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Diagnosing Old MI by Searching for a Linear Boundary in the Space of Principal Components

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5 Author(s)
M. P. Donnelly ; Sch. of Comput. & Math., Univ. of Ulster, Jordanstown ; C. D. Nugent ; D. D. Finlay ; N. F. Rooney
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Body surface potential mapping (BSPM) is a technique employing multiple electrodes to capture, via noninvasive means, an indication of the heart's condition. An inherent problem with this technique is the resulting high-dimensional recordings and the subsequent problems for diagnostic classifiers. A data set, recorded from a 192-lead BSPM system, containing 74 records is investigated. QRS isointegral maps, offering a summary of the information obtained during ventricular depolarization, were derived from 30 old inferior myocardial infarction and 44 normal recordings. Principal component analysis was applied to reduce the dimensionality of the recordings and a linear classifier was employed for classification. This perceptron-based classifier has been adapted so that the final weight and bias values are estimated prior to the learning process. This estimation process, referred to as the linear hyperplane approach (LHA), derives the estimated weights from a bisector hyperplane, placed orthogonal to the means of two class distributions in an n-dimensional Euclidean space. Estimating weights encourages a network to exhibit better generalization ability. Utilizing a number of different principal components as input features, the LHA achieved an average sensitivity and specificity of 79.58% and 76.45%, respectively, across all experiments. The average accuracy of 76.73% achieved with this approach was significantly better than the other benchmark classifiers evaluated against it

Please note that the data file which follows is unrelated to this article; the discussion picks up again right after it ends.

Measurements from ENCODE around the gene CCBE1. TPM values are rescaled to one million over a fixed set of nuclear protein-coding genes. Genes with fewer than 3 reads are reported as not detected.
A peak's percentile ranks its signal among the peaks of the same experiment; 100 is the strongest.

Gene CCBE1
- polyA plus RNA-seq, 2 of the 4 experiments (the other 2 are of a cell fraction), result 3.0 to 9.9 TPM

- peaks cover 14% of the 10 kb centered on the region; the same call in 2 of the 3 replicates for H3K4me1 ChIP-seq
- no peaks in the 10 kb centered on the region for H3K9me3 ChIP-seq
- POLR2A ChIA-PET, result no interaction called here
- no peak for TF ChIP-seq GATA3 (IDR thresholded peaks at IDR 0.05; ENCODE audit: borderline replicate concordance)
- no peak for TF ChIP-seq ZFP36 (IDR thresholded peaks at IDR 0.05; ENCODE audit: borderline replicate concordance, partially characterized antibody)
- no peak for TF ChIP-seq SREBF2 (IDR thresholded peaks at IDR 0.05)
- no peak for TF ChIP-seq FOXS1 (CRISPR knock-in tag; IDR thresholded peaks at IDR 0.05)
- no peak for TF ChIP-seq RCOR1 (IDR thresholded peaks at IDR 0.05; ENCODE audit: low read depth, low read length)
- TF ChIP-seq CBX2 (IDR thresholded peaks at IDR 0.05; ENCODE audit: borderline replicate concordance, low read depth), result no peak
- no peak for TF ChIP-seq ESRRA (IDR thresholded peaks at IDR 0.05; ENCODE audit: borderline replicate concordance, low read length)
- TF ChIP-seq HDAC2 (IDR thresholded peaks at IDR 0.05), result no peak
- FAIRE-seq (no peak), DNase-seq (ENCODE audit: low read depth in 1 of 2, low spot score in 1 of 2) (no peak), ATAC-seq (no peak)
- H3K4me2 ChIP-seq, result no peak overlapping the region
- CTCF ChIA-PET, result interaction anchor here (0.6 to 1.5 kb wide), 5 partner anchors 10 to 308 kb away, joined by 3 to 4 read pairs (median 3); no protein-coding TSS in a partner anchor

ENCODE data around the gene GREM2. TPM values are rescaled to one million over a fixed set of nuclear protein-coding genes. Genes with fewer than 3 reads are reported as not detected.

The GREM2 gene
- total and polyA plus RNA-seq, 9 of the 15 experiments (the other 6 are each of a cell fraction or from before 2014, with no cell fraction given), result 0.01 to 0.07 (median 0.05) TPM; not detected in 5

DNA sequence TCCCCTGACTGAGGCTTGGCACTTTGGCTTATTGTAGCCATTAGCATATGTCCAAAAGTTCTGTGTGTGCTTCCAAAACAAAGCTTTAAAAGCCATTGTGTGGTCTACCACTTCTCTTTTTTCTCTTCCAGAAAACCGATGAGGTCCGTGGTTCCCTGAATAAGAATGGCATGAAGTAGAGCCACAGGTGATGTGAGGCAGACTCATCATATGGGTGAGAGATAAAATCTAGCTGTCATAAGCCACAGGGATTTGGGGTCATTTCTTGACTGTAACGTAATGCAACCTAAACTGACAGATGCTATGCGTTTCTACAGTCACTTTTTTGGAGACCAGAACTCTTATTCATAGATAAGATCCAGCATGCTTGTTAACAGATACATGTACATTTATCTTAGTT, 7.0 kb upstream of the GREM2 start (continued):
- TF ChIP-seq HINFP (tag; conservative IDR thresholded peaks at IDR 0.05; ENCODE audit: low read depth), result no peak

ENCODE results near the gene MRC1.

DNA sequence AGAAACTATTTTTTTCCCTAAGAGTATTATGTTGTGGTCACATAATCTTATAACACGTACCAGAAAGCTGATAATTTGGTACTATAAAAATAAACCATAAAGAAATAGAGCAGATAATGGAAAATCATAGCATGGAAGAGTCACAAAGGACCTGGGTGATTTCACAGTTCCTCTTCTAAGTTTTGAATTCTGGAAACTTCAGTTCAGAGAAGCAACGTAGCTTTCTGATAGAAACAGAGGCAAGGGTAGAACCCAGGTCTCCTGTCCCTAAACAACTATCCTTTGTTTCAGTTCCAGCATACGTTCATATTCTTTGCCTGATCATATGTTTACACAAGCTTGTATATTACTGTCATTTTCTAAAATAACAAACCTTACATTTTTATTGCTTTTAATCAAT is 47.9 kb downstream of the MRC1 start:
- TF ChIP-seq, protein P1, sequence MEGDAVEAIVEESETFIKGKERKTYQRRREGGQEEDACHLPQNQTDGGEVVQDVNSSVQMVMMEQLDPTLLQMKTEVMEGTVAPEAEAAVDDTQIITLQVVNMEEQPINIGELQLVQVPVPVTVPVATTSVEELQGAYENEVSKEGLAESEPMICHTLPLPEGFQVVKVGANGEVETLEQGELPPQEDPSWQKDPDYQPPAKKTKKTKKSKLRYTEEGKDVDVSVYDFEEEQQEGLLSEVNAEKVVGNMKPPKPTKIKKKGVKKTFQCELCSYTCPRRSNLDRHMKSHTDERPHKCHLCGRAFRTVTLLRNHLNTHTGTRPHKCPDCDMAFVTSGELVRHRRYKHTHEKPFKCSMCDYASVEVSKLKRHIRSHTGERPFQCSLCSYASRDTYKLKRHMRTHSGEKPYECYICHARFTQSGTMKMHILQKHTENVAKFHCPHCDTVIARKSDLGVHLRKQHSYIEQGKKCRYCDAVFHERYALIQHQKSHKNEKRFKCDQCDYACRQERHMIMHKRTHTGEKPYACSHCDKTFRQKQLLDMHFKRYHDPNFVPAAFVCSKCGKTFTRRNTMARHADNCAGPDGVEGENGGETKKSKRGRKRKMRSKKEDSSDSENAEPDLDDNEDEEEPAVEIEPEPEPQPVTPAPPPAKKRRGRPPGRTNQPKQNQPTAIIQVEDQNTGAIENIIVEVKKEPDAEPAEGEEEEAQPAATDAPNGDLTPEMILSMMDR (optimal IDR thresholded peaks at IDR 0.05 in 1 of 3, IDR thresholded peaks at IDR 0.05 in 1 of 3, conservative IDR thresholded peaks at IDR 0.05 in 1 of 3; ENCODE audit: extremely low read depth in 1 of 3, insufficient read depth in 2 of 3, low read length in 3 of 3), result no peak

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IEEE Transactions on Information Technology in Biomedicine  (Volume:10 ,  Issue: 3 )